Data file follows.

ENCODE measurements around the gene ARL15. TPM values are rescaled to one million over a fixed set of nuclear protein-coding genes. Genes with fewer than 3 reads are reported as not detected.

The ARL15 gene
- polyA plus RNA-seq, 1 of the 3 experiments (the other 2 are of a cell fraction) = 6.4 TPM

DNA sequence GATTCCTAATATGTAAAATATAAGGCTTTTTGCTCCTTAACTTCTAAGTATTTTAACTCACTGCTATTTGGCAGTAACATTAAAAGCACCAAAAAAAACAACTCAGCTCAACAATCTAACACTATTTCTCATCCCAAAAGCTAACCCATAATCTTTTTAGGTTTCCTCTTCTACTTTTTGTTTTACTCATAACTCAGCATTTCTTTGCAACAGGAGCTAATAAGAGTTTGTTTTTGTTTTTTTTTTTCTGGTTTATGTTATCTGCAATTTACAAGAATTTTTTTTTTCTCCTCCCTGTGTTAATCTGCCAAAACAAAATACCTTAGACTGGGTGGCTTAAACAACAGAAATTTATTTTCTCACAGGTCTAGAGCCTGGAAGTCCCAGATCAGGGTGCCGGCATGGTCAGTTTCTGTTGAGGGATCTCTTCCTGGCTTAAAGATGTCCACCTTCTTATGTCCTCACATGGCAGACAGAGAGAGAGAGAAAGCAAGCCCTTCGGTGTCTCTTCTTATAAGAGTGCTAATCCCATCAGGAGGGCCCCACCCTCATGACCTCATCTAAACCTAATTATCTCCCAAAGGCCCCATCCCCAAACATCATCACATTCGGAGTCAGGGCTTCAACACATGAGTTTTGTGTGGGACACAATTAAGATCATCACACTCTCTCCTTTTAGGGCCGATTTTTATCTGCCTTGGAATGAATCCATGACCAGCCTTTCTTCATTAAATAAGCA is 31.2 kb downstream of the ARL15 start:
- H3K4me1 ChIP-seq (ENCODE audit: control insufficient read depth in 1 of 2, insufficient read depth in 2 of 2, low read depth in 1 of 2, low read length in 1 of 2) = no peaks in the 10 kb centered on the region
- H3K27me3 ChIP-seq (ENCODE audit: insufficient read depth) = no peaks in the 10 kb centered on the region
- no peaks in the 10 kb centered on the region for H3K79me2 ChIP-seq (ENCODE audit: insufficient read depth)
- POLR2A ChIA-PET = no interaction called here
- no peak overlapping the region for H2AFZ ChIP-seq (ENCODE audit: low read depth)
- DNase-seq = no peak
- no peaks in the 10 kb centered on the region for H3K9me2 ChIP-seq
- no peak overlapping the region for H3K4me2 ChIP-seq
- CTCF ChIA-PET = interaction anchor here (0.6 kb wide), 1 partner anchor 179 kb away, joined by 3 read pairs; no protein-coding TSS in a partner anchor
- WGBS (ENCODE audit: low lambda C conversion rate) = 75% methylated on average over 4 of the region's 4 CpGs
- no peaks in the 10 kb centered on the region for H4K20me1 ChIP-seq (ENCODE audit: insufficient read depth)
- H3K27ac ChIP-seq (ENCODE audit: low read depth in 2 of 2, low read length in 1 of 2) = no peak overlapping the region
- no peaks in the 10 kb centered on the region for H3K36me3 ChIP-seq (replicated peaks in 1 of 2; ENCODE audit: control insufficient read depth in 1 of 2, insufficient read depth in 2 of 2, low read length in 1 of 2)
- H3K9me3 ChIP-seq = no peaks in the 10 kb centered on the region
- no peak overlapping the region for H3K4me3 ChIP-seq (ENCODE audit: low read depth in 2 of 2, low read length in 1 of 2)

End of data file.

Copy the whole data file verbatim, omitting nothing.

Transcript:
ENCODE measurements around the gene ARL15. TPM values are rescaled to one million over a fixed set of nuclear protein-coding genes. Genes with fewer than 3 reads are reported as not detected.

The ARL15 gene
- polyA plus RNA-seq, 1 of the 3 experiments (the other 2 are of a cell fraction) = 6.4 TPM

DNA sequence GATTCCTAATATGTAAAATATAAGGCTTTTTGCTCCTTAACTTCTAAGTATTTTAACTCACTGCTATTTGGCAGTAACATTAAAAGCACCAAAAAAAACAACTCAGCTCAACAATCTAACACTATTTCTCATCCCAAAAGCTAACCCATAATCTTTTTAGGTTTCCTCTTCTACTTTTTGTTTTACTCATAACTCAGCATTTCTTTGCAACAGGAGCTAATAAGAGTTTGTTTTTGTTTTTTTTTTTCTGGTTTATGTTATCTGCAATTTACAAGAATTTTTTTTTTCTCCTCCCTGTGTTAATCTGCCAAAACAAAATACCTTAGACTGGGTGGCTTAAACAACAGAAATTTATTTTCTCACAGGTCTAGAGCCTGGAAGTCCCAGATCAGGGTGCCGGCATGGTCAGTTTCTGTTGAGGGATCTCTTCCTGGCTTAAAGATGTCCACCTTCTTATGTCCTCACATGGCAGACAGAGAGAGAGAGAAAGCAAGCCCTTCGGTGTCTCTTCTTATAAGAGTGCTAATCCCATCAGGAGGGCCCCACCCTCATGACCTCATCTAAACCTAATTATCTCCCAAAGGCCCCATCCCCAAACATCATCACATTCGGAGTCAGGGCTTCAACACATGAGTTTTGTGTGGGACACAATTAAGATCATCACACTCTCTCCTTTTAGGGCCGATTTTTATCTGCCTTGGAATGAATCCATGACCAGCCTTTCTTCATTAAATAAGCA is 31.2 kb downstream of the ARL15 start:
- H3K4me1 ChIP-seq (ENCODE audit: control insufficient read depth in 1 of 2, insufficient read depth in 2 of 2, low read depth in 1 of 2, low read length in 1 of 2) = no peaks in the 10 kb centered on the region
- H3K27me3 ChIP-seq (ENCODE audit: insufficient read depth) = no peaks in the 10 kb centered on the region
- no peaks in the 10 kb centered on the region for H3K79me2 ChIP-seq (ENCODE audit: insufficient read depth)
- POLR2A ChIA-PET = no interaction called here
- no peak overlapping the region for H2AFZ ChIP-seq (ENCODE audit: low read depth)
- DNase-seq = no peak
- no peaks in the 10 kb centered on the region for H3K9me2 ChIP-seq
- no peak overlapping the region for H3K4me2 ChIP-seq
- CTCF ChIA-PET = interaction anchor here (0.6 kb wide), 1 partner anchor 179 kb away, joined by 3 read pairs; no protein-coding TSS in a partner anchor
- WGBS (ENCODE audit: low lambda C conversion rate) = 75% methylated on average over 4 of the region's 4 CpGs
- no peaks in the 10 kb centered on the region for H4K20me1 ChIP-seq (ENCODE audit: insufficient read depth)
- H3K27ac ChIP-seq (ENCODE audit: low read depth in 2 of 2, low read length in 1 of 2) = no peak overlapping the region
- no peaks in the 10 kb centered on the region for H3K36me3 ChIP-seq (replicated peaks in 1 of 2; ENCODE audit: control insufficient read depth in 1 of 2, insufficient read depth in 2 of 2, low read length in 1 of 2)
- H3K9me3 ChIP-seq = no peaks in the 10 kb centered on the region
- no peak overlapping the region for H3K4me3 ChIP-seq (ENCODE audit: low read depth in 2 of 2, low read length in 1 of 2)